The small west African country of the Gambia has lodged a suit at the International Court of Justice against Myanmar for committing a genocide against the Rohingya people.
The Rohingya are an ethnic and religious minority in Myanmar who have long faced discrimination and persecution. But it was not until the summer and fall of 2017 that this persecution became a mass atrocity event — and arguably a genocide. Some 700,000 Rohingya fled violence in this time, and now more than a million live as refugees in neighboring Bangladesh.
Justice for the Rohingya victims of genocide has so far been elusive. But this action at the International Court of Justice, which is a UN body based in the Hague, could be a significant turning point.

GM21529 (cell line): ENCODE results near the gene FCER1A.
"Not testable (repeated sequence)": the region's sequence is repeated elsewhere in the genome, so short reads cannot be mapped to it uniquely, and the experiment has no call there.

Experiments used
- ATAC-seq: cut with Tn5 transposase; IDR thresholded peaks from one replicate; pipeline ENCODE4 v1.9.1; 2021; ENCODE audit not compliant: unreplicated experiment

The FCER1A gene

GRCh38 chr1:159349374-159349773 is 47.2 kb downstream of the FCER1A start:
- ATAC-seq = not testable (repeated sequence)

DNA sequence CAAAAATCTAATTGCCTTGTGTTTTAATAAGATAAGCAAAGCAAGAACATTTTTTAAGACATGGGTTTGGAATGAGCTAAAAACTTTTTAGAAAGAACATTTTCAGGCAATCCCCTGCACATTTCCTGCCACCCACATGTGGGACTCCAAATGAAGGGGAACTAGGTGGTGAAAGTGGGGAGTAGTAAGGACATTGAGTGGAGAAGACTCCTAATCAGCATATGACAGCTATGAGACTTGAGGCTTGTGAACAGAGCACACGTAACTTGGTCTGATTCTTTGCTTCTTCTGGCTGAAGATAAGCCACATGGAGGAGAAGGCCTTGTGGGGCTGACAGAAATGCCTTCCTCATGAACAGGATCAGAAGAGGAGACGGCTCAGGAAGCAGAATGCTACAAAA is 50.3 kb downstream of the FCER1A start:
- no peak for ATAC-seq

On the line with me to discuss the significance of this lawsuit is Param-Preet Singh, associate director of Human Rights Watch in the International Justice Program. In our conversation she explains what exactly this law suit alleges, why Gambia is the country bringing the suit, and how this action advances the cause of justice for victims of crimes against humanity.
We kick off with a brief discussion of the International Court of Justice and how the judicial process at the ICJ works.
If you have 20 minutes and want to learn the geopolitics of this action and how it may advance the cause of justice for victims of genocide and mass atrocity, have a listen.